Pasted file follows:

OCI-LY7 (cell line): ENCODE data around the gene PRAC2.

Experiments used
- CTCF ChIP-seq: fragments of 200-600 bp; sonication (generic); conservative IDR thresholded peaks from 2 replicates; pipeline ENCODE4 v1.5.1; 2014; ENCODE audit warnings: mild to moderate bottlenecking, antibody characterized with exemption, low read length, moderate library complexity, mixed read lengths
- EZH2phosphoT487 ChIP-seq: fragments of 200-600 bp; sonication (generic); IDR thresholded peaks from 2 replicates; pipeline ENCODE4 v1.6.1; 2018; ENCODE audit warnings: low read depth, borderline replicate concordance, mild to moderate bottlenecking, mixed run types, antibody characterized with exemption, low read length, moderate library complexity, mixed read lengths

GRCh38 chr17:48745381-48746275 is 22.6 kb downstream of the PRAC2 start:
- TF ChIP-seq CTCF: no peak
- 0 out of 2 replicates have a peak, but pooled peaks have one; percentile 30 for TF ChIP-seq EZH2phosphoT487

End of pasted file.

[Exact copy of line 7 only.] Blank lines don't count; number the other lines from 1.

- 0 out of 2 replicates have a peak, but pooled peaks have one; percentile 30 for TF ChIP-seq EZH2phosphoT487